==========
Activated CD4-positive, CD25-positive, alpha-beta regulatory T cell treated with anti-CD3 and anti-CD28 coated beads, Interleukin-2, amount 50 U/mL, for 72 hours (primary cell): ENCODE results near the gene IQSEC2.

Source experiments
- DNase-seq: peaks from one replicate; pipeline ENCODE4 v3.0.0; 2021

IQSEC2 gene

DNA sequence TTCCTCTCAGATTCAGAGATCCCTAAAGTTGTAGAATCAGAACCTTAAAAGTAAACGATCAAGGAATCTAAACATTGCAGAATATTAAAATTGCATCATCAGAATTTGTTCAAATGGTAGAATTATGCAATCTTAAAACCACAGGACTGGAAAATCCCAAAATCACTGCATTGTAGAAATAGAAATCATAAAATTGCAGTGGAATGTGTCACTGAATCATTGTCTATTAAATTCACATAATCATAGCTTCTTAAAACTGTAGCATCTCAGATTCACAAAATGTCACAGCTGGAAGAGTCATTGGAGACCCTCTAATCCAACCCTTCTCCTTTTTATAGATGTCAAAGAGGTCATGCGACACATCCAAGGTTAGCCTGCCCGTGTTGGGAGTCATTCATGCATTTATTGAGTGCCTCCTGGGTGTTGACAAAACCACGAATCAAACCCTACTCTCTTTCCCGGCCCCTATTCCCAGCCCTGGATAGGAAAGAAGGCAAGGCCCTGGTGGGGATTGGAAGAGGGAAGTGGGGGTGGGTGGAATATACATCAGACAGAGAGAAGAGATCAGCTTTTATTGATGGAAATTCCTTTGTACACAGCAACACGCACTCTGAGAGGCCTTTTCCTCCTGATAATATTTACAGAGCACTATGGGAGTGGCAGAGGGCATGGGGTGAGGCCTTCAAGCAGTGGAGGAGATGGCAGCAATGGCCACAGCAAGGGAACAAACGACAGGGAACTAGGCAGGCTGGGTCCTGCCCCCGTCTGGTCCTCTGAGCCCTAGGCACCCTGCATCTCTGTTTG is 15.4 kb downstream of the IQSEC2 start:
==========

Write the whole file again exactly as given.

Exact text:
Activated CD4-positive, CD25-positive, alpha-beta regulatory T cell treated with anti-CD3 and anti-CD28 coated beads, Interleukin-2, amount 50 U/mL, for 72 hours (primary cell): ENCODE results near the gene IQSEC2.

Source experiments
- DNase-seq: peaks from one replicate; pipeline ENCODE4 v3.0.0; 2021

IQSEC2 gene

DNA sequence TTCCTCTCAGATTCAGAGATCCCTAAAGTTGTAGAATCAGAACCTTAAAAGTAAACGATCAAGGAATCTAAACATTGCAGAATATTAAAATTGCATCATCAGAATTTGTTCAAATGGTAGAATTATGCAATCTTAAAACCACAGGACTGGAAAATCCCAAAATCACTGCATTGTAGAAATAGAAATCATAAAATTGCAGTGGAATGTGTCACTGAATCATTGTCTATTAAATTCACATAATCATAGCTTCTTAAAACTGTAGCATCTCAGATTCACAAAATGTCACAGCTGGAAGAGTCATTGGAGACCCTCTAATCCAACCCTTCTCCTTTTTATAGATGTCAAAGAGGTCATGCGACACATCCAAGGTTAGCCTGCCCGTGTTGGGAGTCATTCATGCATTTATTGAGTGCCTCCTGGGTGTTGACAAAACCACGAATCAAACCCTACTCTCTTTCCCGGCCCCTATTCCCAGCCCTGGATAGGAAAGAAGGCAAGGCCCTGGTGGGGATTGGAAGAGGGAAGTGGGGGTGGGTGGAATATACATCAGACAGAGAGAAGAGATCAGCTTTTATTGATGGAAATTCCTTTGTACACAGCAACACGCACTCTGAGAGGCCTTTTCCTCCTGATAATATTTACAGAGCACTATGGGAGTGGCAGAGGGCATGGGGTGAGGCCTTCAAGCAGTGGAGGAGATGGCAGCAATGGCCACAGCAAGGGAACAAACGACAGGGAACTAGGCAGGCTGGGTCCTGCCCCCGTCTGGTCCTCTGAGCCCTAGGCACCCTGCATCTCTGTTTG is 15.4 kb downstream of the IQSEC2 start: